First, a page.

Once it did I managed to pick up my discarded piece of cloak, which I used to dab at my temple. There was definitely a wound, but the blood wasn’t flowing freely.

I wondered if I should continue on to the church, who knew where Caerleon the Younger had gone, I certainly didn’t want a second run in.

I had heard that the sight of the church being built was quite spectacular so I decided to continue on that way. I liked to study all things and architecture was something I hadn’t had a chance to do living in a small village like Monmouth.

So, I continued on my way, the fresh air did my head good, although I ended up attracting attention as I headed through the market square, although I didn’t realise it until an elderly lady came over with a tray of sweetmeats in her hands.

“Young man, you’re bleeding!” She looked at me worry creasing her brows. “What happened? Your cloak… Were you set upon by bandits?”

That made me smile a little, I was quite certain that had that being the case I would have been in far worse shape. I went to shake my head, then thought better of it and said no.

“Brawling with another boy?” She immediately looked at me reproachfully. “You youngsters, always so ready to come to blows. Look where it’s gotten you.”

“I didn’t actually do any fighting,” I told her, but I don’t think she believed me.

All the same, she very kindly offered me one of the sweetmeats and then went and got a wet cloth for me to wipe my face with.

“Well, it’s nothing serious at least,” she said as I handed the cloth back. “But let me tell you something, little one, using your fists and butting heads may seem like the easiest way to settle an argument, but often it isn’t the right way. Use your brains and you’ll get much further in life.”

So, evidentently she didn’t believe, but I did at least get a sweetmeat out of the deal.

And I would perhaps go so far as to say that the wound to my temple was worth it to see the church under construction. I even managed to speak to the head workman who explained to me how arches worked. Or at least he attempted to, I didn’t quite understand it, but I was only young at the time, plus after a while there my head began throbbing. I had wanted to do more walking, but instead I decided to chance my luck and return to the castle where father and my tiny rooms were located.

I didn’t run into Caerleon again, but as I walked through the door my father looked up from where he was sitting and was immediately on his feet.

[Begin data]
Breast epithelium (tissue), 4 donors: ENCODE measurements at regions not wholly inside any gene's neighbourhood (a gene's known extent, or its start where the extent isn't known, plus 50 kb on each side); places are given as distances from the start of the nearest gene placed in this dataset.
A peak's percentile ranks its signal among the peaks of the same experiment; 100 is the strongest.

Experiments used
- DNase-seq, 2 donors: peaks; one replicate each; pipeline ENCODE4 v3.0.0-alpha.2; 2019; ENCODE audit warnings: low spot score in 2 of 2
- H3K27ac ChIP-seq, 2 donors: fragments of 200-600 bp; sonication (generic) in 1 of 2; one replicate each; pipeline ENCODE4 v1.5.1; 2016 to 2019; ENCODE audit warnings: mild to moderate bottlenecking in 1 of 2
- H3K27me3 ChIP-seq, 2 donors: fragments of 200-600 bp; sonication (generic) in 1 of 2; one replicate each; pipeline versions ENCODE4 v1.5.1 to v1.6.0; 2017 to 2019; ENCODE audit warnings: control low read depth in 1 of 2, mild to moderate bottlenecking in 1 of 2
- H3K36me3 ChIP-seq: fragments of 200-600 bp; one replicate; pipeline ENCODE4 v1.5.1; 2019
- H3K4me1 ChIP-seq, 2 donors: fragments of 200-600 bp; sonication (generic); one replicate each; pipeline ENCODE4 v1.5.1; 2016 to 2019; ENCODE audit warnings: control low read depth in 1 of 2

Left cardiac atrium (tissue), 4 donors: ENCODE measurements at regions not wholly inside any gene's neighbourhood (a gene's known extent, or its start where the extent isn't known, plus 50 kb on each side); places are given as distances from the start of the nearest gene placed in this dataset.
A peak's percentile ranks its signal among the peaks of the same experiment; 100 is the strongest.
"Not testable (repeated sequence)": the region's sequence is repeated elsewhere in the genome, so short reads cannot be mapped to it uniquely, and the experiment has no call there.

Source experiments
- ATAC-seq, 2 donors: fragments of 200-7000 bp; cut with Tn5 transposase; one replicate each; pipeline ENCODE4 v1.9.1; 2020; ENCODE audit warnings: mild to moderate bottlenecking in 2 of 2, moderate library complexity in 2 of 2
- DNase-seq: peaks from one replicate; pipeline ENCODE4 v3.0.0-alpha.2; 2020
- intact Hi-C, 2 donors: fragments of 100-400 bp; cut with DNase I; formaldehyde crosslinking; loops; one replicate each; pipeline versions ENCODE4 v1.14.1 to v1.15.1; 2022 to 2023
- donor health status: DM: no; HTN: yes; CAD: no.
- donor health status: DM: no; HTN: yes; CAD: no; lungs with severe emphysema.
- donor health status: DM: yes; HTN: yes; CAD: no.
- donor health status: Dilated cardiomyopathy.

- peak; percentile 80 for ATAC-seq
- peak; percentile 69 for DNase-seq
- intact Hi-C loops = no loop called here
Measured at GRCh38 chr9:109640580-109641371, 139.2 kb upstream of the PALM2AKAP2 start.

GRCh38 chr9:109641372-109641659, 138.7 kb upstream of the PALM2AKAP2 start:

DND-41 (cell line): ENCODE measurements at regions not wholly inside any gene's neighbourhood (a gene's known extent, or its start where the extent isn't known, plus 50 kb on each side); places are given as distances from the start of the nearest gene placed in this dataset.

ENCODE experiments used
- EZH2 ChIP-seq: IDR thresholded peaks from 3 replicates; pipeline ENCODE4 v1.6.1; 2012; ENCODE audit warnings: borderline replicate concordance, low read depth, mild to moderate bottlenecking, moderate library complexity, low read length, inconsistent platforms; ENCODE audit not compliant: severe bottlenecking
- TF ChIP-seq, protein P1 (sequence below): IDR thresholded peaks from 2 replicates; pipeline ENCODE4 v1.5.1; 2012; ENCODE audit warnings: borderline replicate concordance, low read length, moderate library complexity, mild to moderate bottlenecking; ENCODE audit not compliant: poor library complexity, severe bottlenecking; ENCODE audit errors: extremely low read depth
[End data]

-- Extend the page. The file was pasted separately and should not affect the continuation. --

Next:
“Geoffrey, what happened to you?” He hurried to my side and bent slightly so he could look more closely at the wound. “When did this happen?”

“A few hours ago,” I didn’t really feel like being fussed over, I’d much rather lie down. Once Father got onto something however...

“A few hours? Why didn’t you return here immediately? It might get infected. Come over here, I’ll put some rosewater on it.”

I started making excuses. “I’m all right, Fa-“

But it was too late for that, Father has all ready pulled me across the room to the table, where he all but forced me to sit down.

“Who did this to you?” He wanted to know as he went hunting about for the rosewater.

I considered my options. Father wasn’t a very imposing man as far as stature went, actually, he was rather short, but he was more than capable of being stubborn. And nothing made him more stubborn than the idea of an injustice being committed and really what the prince had down to me was completely unjust. However, it was the prince and I certainly didn’t want to get my father in trouble with the king, Father’s tenacity impressed people in Monmouth well enough, but I didn’t think King Caerleon would appreciate a subject lecturing him.

On the other hand, I wasn’t a liar by nature. In fact, I was pretty much useless at it. On the few occasions I had attempted to lie outright and not just by omission I had been caught out almost immediately. And once I was found out I’d have to confess and that would cause even more trouble.

“It was Prince Caerleon,” I got straight to the point.

Father almost dropped the bottle of rosewater over my head. “The Prince? You fought the prince, Geoffrey –“

“I didn’t do anything!” I protested. “I was just walking down to see the new church. He’s been picking on me since I met him. He threw an axe at me.”

“An axe?” Father looked utterly horrified.

“That stupid wooden axe he carries around all the time,” I grumbled.

Father set the bottle of rosewater down and sat in the chair across from me. “Geoffrey, you can’t antagonise the heir to throne.”

“I didn’t!” I said in annoyance again. “I was just minding my own business. He doesn’t like me, Father, I don’t know why.”

Father rubbed his forehead then spoke the words I dreaded hearing. “Well, obviously we need to speak to the King about this.”

“No,” I shook my head. “That’ll just make things worse and the king will be angry at you.”

Father raised his eyebrows. “Why would he be angry with me?”

“For speaking against his son and telling him what to do, kings don’t like that.”

Father chuckled. “Well, maybe not in the bedtime stories Mother and I tell you, but real kings swear an oath to judge fairly and impartially.”

“But Caerleon…the younger one is always talking about all the praise his father gives him, I think he’s about to be made a general in the army –“

Father reached out and patted my hand. “Geoffrey, the prince is merely boasting. I will of course make sure not to criticise the way the heir to the throne is being brought up, but he should at least be made aware of the situation.”

I did my best to try and get Father to change his mind, but it was a hopeless case. I could only hope that Father was right and that the King wouldn’t decide to have us both set to the stocks or maybe even thrown out of the city, we were still doing our lessons, if we had to leave now we’d never be literate! And that was far worse than getting a wooden axe thrown at me, at least in my opinion.
Current Mood: nostalgic